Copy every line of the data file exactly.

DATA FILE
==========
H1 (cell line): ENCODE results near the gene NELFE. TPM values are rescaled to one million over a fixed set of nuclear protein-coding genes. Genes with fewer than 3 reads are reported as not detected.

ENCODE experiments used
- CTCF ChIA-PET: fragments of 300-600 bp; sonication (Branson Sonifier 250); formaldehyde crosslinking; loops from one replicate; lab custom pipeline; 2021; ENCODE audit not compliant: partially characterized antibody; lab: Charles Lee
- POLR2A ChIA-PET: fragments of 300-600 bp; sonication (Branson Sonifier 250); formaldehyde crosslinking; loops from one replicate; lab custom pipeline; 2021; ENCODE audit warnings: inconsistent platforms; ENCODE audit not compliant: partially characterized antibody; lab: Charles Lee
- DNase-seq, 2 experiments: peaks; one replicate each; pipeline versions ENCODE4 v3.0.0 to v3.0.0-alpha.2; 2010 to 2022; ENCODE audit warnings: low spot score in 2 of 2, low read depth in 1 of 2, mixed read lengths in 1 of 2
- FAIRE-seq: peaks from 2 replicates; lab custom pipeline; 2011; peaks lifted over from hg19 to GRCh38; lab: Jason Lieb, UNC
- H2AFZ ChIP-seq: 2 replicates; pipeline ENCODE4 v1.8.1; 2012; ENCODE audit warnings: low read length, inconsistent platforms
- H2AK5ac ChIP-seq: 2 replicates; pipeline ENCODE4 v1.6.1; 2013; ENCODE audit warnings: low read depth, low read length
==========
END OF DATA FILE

H1 (cell line): ENCODE results near the gene NELFE. TPM values are rescaled to one million over a fixed set of nuclear protein-coding genes. Genes with fewer than 3 reads are reported as not detected.

ENCODE experiments used
- CTCF ChIA-PET: fragments of 300-600 bp; sonication (Branson Sonifier 250); formaldehyde crosslinking; loops from one replicate; lab custom pipeline; 2021; ENCODE audit not compliant: partially characterized antibody; lab: Charles Lee
- POLR2A ChIA-PET: fragments of 300-600 bp; sonication (Branson Sonifier 250); formaldehyde crosslinking; loops from one replicate; lab custom pipeline; 2021; ENCODE audit warnings: inconsistent platforms; ENCODE audit not compliant: partially characterized antibody; lab: Charles Lee
- DNase-seq, 2 experiments: peaks; one replicate each; pipeline versions ENCODE4 v3.0.0 to v3.0.0-alpha.2; 2010 to 2022; ENCODE audit warnings: low spot score in 2 of 2, low read depth in 1 of 2, mixed read lengths in 1 of 2
- FAIRE-seq: peaks from 2 replicates; lab custom pipeline; 2011; peaks lifted over from hg19 to GRCh38; lab: Jason Lieb, UNC
- H2AFZ ChIP-seq: 2 replicates; pipeline ENCODE4 v1.8.1; 2012; ENCODE audit warnings: low read length, inconsistent platforms
- H2AK5ac ChIP-seq: 2 replicates; pipeline ENCODE4 v1.6.1; 2013; ENCODE audit warnings: low read depth, low read length